These ruins of a large concrete bunker in the forests of Eastern Germany are some of the remains of the Nazi's "Erprobungsstelle der Luftwaffe" (Luftwaffe Test Area) that can be found surrounding the still active airfield near the town of Rechlin. The history of the premises as the "birthplace of the German Luftwaffe" dates back as far as the year 1916, when the war ministry started planning the construction of facilities for aeronautical engineering and in 1918 relocated the growing airplane testing facility from Berlin to the newly built area. The end of the first World War and the following years of demilitarization however stopped further development - until in 1926, a unit called "Abteilung M" (Division M) secretly began constructing new buildings and runways under the cover of
camouflage nets. After the Nazi's rise to power in 1933, a rapid expansion began for the Rechlin facilities. Millions of Reichsmark were invested to build new test stands for engines, laboratories for the development of new fuel components, construction and maintenance halls, garages, administration buildings and barracks. More than 4.000 engineers, test pilots and other employees work on the different projects.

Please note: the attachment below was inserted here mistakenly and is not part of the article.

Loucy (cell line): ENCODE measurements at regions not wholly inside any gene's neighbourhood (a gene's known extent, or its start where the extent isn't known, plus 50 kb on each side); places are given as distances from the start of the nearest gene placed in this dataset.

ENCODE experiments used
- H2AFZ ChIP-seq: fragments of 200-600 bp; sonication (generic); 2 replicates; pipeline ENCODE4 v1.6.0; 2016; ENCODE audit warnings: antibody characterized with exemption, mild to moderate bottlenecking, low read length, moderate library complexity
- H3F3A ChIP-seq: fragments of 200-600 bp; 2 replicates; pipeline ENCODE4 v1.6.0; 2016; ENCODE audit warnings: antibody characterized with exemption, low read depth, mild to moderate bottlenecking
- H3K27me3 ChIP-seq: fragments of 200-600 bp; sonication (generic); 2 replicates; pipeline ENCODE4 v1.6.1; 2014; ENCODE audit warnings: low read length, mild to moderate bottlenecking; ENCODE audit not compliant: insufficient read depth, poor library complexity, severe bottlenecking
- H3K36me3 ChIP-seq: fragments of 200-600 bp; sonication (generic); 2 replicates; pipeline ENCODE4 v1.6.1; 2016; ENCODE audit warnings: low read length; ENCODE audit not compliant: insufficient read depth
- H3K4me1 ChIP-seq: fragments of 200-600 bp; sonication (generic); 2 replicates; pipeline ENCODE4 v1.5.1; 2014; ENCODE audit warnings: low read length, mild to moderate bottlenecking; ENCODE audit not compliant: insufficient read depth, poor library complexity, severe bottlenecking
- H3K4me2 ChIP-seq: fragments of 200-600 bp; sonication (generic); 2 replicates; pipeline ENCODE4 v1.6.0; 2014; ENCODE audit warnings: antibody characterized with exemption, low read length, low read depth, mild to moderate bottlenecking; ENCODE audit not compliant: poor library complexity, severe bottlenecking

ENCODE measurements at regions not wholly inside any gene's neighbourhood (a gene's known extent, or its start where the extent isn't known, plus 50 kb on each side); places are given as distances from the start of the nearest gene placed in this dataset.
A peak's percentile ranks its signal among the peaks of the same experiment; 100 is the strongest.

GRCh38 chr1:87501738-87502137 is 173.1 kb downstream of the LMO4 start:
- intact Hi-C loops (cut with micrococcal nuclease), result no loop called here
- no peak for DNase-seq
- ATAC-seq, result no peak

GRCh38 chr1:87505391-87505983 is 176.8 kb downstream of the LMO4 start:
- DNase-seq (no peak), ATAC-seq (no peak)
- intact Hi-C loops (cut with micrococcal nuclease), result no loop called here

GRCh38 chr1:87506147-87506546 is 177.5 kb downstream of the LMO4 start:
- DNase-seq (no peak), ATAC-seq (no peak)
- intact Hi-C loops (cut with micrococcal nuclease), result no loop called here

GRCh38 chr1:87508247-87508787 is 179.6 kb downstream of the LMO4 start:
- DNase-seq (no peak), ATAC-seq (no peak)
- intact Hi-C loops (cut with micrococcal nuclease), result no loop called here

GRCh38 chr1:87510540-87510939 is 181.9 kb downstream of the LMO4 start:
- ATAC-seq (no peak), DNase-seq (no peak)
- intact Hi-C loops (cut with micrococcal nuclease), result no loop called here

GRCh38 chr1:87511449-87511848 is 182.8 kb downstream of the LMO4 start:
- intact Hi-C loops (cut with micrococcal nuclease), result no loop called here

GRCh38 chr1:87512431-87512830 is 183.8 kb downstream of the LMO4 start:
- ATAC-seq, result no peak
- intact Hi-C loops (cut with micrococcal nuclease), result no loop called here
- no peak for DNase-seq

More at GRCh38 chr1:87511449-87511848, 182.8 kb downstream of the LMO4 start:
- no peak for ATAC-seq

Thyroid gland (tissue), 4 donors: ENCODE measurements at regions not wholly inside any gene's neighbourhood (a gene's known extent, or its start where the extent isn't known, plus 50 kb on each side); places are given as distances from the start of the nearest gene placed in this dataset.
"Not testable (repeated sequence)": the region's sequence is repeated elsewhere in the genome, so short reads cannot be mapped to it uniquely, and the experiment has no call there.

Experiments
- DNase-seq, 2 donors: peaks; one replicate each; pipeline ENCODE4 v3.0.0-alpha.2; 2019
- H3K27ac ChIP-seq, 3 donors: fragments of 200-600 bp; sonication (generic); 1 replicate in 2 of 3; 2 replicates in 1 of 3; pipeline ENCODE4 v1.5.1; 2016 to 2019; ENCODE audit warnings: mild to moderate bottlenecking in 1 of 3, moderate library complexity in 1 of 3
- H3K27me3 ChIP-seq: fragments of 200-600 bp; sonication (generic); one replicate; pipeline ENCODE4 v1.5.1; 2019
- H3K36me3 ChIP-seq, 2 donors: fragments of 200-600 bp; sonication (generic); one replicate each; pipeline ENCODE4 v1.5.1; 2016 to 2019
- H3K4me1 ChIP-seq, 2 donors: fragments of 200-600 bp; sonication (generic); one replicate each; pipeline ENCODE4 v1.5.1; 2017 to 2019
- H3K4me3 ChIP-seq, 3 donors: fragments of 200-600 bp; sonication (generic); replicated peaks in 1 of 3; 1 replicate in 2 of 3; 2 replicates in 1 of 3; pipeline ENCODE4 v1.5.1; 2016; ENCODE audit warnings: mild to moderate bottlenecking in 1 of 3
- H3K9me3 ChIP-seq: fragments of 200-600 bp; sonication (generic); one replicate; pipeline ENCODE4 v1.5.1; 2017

At its peak, more than 300 different airplanes were stationed on the airfield at the same time. Among them common machines like the Messerschmidt Bf 109 and the Ju-88, but later also liquid-fuel-rocket- and jet-powered planes like the He-176, the He-178 and the Me 262. Additionally, the with a speed of 770 km/h fastest propeller airplane in aviation history, the Dornier Do 335, made its maiden flight from Rechlin in October 1943.
The final air raid on Rechlin took place on April 10, 1945. 103 bombers of the type B-24 practically wiped the entire place out. The few remnants were blown up or destroyed by the remaining German troops before the place was taken over by Soviet troops on 2 May 1945.
The bunker you see here has outer dimensions of 25 meters x 45 meters and was probably used as a maintenance hall for the test facilities. It was demolished either in 1945 or in the years following the war. Next to the bunker, the Red Army set up a concrete shelter which was probably used as a command post for the airfield. The Soviet soldiers have left many graffiti on the walls of the destroyed bunker until their withdrawal in 1994.